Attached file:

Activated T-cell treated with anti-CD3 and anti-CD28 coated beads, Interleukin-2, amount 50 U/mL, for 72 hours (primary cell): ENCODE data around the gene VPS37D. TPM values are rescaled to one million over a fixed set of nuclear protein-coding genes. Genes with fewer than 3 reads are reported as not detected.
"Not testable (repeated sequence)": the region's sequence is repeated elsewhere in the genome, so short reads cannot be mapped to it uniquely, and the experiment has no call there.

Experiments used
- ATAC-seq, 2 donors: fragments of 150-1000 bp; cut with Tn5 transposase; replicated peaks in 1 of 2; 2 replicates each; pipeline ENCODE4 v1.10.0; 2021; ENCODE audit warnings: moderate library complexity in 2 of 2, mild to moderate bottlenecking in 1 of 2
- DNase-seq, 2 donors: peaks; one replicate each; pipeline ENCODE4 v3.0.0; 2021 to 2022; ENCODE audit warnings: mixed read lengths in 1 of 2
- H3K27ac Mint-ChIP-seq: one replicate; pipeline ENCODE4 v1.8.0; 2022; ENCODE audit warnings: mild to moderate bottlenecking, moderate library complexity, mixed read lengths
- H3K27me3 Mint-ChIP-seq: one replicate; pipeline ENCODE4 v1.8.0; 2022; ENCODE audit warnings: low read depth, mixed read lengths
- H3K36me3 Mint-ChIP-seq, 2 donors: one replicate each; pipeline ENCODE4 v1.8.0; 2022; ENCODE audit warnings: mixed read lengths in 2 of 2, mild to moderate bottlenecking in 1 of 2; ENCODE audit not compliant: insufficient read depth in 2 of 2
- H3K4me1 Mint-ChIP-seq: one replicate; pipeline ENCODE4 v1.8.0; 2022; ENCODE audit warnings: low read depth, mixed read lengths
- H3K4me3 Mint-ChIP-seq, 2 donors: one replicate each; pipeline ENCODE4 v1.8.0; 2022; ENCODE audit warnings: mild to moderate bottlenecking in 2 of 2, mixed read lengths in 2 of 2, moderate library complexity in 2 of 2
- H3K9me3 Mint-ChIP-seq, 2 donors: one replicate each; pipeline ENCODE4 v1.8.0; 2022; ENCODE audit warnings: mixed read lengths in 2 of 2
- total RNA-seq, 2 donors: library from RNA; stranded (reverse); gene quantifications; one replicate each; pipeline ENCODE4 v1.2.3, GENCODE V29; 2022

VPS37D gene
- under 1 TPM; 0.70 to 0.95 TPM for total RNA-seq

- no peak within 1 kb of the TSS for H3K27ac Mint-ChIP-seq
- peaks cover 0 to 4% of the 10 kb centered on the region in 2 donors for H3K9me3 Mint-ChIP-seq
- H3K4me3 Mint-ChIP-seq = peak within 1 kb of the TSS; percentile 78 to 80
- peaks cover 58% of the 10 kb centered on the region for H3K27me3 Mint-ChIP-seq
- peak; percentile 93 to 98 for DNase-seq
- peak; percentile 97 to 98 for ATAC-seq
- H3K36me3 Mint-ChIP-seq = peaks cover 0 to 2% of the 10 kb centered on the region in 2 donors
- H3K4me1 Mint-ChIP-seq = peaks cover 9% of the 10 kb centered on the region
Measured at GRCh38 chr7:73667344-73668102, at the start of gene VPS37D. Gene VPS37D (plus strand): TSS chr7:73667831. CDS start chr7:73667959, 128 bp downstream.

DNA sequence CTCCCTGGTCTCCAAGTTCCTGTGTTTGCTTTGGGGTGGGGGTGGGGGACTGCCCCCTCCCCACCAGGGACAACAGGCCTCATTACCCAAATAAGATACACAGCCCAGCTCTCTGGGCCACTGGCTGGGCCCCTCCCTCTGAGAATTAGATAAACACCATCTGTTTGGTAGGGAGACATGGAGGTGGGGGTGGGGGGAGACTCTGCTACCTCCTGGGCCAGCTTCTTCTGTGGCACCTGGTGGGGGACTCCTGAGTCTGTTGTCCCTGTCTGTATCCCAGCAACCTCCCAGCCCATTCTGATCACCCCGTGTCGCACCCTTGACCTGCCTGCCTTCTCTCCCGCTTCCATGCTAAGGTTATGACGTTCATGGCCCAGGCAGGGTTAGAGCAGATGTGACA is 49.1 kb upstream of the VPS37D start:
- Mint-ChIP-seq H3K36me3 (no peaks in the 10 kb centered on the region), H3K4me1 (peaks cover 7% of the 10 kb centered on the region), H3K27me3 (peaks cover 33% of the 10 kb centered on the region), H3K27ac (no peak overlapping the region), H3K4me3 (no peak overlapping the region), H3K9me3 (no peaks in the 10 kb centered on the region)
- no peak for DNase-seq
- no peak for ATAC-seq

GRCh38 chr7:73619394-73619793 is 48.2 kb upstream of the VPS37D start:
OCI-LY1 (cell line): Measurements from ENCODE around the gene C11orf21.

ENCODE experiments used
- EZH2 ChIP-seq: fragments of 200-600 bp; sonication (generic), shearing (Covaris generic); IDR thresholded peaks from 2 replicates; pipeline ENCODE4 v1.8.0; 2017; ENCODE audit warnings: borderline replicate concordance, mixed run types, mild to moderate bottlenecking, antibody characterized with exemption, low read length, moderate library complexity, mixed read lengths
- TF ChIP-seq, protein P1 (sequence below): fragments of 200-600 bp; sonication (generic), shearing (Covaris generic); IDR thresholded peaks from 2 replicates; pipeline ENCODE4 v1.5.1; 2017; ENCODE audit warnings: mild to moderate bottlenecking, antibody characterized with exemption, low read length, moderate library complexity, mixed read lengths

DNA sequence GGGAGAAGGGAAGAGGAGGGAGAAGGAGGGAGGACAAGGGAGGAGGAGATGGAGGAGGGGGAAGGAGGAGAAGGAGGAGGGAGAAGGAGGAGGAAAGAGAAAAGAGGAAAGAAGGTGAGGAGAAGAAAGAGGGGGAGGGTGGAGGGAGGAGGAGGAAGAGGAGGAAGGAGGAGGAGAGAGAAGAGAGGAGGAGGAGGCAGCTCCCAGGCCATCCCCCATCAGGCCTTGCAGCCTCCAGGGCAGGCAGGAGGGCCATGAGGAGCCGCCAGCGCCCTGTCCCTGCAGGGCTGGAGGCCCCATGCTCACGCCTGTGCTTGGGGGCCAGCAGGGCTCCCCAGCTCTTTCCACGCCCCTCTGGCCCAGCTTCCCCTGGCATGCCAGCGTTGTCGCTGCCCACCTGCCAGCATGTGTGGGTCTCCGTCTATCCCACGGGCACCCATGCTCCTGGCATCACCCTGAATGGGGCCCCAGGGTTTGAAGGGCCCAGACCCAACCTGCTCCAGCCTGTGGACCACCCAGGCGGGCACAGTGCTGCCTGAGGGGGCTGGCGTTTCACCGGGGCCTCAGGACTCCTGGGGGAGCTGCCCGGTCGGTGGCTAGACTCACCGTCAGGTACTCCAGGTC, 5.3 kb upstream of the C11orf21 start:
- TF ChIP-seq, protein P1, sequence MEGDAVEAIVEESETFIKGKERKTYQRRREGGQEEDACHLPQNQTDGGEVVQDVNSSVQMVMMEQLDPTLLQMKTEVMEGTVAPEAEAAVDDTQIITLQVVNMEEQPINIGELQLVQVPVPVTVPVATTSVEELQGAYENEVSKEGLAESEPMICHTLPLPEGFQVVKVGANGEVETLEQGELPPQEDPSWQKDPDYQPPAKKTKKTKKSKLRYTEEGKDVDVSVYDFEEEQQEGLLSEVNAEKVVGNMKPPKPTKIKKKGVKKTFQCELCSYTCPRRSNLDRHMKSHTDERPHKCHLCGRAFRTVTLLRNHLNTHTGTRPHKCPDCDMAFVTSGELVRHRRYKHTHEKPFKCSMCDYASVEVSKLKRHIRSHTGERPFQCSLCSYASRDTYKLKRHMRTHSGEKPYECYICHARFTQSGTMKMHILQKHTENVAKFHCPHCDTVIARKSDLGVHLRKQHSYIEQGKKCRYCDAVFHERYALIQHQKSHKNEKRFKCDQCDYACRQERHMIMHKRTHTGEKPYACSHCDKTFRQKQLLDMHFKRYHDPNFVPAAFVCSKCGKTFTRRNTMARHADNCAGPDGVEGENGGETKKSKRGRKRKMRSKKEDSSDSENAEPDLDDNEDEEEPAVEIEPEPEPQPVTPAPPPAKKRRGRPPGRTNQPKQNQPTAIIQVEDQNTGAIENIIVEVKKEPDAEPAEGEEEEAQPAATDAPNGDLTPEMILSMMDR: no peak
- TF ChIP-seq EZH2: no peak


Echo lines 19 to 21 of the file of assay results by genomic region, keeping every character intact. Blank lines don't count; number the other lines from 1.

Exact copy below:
- peak; percentile 93 to 98 for DNase-seq
- peak; percentile 97 to 98 for ATAC-seq
- H3K36me3 Mint-ChIP-seq = peaks cover 0 to 2% of the 10 kb centered on the region in 2 donors